Voting for someone who isn’t your first choice feels wrong, but it offers a way for Remain voters to be represented

The whole point of tactical voting is that you cast your vote for a party which would not ordinarily be your natural choice, a party that you might even find unpalatable, in exchange for a voter of that party doing likewise in favour of the party you do support, in a seat where it stands a better chance. 

There is now a majority in the UK that wishes to Remain in the EU. With the exception of a few outliers, most of the three hundred polls in the last two years put Remain ahead – 74 out of 75 in 2019 – with a stable lead of six to seven points. 

Brexiters know this, which is why they will never agree to a second referendum. They are trying to push through something as “the will of the people”, absolutely knowing it is not.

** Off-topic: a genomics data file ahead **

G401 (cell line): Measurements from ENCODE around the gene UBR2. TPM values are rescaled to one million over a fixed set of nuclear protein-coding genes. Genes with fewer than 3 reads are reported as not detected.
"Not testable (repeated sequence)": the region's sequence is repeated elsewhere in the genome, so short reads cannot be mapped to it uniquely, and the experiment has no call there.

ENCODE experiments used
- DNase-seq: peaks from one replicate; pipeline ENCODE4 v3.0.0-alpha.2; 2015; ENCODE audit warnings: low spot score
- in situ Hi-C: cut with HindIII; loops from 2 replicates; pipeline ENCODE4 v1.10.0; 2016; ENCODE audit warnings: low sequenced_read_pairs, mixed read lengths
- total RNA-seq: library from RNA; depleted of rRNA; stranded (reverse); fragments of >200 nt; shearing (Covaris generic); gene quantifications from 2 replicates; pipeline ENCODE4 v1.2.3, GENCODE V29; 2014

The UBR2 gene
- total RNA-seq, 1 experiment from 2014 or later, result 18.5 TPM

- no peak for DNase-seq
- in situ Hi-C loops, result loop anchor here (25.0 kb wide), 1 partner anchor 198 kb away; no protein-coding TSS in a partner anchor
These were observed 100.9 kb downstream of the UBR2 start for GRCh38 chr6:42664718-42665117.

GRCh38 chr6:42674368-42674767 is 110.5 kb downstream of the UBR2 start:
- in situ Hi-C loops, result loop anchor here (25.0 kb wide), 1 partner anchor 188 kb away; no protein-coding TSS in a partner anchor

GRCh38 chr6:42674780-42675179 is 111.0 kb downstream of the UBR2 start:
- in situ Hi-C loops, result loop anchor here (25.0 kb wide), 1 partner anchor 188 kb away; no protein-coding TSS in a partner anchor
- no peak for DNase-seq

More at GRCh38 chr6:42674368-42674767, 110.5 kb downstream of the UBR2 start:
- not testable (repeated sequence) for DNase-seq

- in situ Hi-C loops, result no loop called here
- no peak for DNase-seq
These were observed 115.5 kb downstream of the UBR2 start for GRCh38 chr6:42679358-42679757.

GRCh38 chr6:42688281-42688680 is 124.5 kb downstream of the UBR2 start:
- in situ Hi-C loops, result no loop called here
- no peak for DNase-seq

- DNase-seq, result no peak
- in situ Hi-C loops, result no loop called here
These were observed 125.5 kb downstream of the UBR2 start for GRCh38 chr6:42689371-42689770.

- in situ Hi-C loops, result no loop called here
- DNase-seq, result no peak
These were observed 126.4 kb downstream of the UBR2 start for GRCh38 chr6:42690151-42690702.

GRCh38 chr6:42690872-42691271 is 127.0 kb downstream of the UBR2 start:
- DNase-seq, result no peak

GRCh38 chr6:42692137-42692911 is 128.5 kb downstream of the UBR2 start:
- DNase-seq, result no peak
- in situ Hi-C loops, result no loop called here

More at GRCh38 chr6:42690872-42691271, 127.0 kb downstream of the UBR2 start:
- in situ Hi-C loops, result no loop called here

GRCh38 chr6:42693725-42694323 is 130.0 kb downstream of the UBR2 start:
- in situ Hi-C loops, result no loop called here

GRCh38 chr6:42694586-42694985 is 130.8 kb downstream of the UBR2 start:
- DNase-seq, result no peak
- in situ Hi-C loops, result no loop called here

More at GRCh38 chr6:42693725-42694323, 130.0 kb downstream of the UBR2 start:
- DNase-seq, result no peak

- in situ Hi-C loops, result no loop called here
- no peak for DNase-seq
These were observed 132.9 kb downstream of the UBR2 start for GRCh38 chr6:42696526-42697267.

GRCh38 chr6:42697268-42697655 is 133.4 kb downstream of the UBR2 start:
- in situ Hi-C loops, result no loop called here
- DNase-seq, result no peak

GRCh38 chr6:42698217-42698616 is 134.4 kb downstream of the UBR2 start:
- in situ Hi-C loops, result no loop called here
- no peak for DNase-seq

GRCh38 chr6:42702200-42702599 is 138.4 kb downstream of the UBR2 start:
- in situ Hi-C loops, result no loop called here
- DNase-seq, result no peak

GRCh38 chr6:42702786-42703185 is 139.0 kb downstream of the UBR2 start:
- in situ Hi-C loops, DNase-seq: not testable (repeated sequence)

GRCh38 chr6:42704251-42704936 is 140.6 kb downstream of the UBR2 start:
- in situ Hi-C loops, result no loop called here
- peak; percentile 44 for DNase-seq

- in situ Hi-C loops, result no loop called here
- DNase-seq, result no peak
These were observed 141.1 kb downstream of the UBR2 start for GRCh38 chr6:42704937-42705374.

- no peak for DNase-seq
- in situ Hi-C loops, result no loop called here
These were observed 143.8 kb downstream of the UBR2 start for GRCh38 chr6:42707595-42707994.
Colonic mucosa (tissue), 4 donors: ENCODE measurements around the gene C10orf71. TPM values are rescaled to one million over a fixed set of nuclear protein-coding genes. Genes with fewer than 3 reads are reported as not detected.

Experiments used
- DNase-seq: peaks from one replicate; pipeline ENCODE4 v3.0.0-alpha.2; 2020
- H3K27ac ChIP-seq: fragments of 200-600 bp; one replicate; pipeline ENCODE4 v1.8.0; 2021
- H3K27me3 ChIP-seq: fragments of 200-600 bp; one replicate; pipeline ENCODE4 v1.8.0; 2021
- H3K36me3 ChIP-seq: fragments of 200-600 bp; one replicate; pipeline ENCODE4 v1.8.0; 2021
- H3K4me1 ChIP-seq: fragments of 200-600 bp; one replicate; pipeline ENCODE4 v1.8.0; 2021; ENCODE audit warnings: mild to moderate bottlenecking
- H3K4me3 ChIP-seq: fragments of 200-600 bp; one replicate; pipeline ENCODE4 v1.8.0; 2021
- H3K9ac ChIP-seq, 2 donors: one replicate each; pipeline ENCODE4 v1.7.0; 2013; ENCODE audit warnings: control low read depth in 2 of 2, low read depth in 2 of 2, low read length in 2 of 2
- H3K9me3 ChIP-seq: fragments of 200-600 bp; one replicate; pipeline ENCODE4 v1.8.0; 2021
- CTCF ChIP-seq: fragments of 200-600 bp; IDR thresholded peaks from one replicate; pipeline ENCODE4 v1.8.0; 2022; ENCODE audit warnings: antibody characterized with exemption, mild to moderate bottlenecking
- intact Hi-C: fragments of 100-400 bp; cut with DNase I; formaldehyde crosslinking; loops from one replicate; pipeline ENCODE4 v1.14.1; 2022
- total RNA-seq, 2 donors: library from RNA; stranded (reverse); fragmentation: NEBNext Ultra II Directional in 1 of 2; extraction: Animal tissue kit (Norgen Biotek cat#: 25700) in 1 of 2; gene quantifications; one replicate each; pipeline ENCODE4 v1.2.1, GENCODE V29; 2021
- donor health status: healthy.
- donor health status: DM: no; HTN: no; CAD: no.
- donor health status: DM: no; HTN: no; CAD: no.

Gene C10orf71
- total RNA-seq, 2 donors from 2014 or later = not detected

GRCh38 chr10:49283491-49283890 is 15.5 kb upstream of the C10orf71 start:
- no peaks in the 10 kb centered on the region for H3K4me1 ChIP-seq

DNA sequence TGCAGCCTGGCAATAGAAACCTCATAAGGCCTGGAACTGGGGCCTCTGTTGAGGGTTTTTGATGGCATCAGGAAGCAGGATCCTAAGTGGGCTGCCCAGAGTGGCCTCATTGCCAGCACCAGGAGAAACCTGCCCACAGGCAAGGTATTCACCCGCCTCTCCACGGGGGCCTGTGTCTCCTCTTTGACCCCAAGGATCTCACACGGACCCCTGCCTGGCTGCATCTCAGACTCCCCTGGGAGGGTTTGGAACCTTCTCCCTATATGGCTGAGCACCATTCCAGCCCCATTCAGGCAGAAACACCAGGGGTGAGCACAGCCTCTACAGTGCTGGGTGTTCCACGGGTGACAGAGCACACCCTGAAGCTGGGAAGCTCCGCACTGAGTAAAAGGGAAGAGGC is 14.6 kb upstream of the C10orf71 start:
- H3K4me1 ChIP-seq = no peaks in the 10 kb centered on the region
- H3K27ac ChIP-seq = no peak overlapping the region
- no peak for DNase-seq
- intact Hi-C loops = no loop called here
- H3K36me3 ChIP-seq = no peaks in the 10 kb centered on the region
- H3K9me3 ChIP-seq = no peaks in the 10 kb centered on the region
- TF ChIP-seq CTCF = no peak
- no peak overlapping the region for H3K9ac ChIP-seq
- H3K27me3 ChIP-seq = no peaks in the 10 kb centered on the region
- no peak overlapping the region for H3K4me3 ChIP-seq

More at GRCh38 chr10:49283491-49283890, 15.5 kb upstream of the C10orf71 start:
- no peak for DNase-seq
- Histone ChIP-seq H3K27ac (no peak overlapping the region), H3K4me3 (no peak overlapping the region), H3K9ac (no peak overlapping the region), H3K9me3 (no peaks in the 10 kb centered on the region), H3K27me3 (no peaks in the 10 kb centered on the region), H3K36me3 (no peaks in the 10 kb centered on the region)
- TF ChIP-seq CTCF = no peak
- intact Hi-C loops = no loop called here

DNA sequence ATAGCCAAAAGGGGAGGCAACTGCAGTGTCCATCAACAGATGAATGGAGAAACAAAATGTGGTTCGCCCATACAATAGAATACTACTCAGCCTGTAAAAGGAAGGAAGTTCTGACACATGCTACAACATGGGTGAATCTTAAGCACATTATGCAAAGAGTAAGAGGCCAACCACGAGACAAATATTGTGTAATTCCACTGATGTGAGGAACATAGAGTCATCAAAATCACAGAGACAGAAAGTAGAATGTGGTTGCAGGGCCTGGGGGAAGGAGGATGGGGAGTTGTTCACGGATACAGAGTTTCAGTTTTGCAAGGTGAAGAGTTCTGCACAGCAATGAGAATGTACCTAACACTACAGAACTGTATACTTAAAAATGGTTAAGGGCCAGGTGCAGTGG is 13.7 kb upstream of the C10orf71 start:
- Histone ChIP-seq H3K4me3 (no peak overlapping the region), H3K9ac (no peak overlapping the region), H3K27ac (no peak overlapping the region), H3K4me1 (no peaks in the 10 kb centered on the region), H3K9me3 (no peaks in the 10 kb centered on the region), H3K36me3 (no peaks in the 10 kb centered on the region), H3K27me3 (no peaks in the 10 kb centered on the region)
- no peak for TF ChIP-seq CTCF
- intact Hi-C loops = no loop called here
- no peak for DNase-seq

We will have to be incredibly sensible, measured, flexible, well informed and up-to-date.  There will be local issues, which we will understand better than any pollster.

We are best placed to intuit the character and credibility of local candidates. And we will be quicker at noticing local shifts in opinion and factoring in national polling shifts as the campaigns go on. 

This is an election in which nobody will be able to take you by the hand and tell you what to do. It is an election in which you, the voter, will have to be the adult in the room.